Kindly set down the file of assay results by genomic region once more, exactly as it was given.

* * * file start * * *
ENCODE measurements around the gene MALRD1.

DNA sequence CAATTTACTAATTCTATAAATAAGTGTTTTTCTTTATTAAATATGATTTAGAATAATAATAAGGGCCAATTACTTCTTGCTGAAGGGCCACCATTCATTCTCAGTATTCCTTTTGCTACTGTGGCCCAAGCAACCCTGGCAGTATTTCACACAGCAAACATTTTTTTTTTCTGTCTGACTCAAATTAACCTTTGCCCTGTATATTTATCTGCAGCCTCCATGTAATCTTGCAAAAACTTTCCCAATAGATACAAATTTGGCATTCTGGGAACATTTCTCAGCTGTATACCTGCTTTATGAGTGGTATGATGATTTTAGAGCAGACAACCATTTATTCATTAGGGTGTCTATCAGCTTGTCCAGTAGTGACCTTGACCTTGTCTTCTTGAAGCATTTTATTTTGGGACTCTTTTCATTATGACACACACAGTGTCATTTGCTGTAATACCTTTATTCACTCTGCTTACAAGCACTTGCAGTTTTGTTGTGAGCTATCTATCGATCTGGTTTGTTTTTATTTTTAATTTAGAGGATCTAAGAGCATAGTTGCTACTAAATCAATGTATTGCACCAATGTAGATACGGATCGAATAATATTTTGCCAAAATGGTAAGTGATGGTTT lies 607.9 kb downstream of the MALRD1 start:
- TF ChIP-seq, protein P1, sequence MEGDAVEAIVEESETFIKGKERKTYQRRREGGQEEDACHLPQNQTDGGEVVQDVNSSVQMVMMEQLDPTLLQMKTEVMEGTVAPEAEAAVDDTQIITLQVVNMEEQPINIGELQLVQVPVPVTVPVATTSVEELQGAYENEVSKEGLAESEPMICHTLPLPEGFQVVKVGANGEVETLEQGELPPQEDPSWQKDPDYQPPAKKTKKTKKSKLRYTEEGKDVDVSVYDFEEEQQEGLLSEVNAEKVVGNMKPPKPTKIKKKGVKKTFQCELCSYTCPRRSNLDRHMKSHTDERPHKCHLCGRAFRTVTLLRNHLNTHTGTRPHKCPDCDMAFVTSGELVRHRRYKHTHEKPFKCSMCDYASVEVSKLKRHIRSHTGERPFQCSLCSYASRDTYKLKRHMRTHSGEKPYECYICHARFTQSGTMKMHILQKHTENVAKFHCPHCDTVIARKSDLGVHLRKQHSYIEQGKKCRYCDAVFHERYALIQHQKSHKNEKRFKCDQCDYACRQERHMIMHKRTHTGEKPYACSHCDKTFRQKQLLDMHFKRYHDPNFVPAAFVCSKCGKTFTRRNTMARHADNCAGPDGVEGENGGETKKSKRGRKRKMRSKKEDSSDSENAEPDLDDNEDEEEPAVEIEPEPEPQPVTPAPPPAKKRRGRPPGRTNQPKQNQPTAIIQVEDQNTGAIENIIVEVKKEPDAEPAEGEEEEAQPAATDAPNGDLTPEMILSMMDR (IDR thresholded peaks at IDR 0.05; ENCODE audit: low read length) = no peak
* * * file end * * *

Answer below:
ENCODE measurements around the gene MALRD1.

DNA sequence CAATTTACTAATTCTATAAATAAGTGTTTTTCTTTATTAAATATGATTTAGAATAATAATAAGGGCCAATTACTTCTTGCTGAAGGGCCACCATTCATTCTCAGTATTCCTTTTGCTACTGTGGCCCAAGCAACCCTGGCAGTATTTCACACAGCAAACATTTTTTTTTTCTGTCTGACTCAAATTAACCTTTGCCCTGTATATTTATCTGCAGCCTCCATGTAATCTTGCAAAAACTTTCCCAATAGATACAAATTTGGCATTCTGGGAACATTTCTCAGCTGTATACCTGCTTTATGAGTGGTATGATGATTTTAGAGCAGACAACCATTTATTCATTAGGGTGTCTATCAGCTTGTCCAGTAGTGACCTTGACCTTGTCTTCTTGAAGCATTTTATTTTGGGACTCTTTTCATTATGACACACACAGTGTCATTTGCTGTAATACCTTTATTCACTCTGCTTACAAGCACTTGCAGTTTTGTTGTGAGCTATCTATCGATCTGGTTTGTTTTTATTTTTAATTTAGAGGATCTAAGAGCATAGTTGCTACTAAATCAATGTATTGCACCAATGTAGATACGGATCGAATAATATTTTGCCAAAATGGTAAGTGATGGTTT lies 607.9 kb downstream of the MALRD1 start:
- TF ChIP-seq, protein P1, sequence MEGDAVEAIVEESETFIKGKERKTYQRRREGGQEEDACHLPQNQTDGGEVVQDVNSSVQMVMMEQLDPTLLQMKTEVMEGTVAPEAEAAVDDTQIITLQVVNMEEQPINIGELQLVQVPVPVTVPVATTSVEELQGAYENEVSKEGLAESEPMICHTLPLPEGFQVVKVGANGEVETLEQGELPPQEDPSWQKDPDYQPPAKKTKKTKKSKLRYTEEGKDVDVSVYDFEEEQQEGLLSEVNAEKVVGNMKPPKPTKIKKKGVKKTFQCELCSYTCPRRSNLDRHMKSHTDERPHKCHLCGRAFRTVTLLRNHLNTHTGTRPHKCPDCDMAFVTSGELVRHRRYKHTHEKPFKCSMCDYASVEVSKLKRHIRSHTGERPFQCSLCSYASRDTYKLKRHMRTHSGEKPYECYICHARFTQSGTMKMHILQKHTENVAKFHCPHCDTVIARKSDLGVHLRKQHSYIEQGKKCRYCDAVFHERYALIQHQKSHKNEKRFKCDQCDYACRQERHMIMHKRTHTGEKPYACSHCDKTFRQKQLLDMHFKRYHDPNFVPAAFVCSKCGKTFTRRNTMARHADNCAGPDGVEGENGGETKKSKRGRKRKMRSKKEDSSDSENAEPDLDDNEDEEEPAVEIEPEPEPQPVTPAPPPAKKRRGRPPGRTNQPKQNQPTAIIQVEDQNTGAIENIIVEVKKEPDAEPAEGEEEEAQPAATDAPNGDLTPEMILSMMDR (IDR thresholded peaks at IDR 0.05; ENCODE audit: low read length) = no peak